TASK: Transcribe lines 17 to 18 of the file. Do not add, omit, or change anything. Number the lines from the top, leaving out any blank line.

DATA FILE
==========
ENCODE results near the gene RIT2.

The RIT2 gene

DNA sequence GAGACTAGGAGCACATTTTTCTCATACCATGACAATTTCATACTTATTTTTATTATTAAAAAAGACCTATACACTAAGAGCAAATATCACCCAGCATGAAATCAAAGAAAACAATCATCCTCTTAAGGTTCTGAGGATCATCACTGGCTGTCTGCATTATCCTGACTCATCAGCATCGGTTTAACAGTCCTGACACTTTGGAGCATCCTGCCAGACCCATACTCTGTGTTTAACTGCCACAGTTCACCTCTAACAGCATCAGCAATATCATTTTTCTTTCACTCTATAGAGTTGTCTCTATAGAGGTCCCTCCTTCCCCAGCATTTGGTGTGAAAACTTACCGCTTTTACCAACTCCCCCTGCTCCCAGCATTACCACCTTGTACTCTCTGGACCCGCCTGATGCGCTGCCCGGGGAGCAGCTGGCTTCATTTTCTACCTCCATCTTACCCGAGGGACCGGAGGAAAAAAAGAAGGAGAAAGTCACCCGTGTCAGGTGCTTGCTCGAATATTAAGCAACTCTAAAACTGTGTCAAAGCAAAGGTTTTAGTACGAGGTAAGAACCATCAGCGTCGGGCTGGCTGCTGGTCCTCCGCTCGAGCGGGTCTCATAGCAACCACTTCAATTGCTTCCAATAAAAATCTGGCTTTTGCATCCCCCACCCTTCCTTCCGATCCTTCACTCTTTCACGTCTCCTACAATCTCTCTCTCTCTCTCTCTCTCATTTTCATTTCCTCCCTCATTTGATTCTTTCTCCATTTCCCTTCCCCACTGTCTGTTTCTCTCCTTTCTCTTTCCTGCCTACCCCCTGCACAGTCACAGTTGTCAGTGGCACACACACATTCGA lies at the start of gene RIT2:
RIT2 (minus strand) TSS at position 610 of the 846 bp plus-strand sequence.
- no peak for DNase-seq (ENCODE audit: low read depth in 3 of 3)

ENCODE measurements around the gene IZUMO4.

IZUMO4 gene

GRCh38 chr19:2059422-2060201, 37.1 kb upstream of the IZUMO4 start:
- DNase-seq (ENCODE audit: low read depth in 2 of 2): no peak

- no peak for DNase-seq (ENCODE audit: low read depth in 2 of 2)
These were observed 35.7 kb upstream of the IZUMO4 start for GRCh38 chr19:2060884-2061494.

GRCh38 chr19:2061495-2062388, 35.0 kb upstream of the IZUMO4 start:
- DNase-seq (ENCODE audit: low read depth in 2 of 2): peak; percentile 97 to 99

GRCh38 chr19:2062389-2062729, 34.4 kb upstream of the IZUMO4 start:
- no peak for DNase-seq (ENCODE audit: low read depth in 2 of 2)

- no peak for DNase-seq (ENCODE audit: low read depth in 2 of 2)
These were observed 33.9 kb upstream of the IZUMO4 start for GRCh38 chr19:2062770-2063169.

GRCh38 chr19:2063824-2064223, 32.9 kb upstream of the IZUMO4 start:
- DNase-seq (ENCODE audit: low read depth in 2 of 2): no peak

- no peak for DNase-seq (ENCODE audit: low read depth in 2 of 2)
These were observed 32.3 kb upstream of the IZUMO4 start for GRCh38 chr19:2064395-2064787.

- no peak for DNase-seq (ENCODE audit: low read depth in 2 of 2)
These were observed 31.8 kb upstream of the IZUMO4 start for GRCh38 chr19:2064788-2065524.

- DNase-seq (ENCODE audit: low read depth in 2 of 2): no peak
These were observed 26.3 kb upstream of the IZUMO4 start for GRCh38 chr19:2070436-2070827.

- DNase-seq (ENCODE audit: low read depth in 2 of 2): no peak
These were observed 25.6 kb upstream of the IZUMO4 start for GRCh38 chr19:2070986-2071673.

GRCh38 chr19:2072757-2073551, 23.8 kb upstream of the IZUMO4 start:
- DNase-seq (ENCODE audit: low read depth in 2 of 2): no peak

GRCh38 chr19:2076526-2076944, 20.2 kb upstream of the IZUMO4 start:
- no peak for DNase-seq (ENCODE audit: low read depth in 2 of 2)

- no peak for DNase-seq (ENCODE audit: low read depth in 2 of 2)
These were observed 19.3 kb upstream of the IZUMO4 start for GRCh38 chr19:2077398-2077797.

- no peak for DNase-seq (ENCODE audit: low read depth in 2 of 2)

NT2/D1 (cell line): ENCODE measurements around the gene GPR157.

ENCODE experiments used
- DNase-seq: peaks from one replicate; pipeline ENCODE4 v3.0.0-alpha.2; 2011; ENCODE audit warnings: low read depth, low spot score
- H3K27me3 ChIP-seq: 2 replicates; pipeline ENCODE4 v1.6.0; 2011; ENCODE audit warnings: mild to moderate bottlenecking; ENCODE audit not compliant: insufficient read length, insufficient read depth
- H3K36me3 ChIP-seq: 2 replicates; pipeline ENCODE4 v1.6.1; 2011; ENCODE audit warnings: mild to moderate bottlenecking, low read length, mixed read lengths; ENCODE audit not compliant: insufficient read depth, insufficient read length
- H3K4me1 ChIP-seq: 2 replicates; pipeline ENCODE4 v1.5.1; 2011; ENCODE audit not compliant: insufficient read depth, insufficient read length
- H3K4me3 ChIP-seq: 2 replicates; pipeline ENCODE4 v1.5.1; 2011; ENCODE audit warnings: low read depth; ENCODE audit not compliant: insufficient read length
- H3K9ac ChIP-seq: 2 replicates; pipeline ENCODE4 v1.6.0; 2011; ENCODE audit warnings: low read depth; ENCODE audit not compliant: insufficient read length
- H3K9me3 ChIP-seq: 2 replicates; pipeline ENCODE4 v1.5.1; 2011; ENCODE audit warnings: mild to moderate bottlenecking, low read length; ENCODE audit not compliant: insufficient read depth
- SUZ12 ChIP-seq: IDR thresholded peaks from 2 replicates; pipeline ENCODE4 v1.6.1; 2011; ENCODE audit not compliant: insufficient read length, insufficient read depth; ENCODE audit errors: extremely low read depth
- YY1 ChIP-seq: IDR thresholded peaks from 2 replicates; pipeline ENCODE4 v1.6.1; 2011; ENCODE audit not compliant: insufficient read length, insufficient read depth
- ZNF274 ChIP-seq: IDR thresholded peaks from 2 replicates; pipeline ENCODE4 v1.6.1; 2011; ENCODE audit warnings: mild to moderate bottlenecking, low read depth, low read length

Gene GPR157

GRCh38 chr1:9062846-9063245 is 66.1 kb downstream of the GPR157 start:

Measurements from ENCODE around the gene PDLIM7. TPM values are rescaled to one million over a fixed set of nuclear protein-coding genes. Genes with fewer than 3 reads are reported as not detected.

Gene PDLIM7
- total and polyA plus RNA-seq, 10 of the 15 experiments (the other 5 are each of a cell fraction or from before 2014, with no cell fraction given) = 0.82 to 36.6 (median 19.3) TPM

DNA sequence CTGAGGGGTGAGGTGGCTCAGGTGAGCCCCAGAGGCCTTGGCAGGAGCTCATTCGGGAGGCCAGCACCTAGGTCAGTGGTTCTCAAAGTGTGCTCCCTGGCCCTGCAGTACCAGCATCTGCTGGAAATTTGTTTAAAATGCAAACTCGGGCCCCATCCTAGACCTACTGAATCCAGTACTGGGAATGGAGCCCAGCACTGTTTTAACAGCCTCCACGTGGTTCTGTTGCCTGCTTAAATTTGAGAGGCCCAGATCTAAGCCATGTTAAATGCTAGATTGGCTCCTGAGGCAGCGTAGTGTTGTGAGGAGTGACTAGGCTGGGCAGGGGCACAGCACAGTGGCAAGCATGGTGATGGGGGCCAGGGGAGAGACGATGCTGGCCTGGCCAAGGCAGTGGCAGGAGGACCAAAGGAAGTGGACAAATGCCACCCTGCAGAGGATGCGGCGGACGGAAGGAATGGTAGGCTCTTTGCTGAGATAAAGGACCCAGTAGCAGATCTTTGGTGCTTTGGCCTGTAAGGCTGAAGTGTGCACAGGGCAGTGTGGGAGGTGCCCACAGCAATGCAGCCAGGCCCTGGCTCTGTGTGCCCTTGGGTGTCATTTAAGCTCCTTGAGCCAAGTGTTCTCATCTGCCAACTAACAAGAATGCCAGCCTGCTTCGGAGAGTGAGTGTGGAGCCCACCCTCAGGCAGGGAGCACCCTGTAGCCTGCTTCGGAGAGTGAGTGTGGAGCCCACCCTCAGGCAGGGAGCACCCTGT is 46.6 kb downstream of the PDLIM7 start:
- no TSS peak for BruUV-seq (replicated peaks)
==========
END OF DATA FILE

These were observed 33.9 kb upstream of the IZUMO4 start for GRCh38 chr19:2062770-2063169.

GRCh38 chr19:2063824-2064223, 32.9 kb upstream of the IZUMO4 start: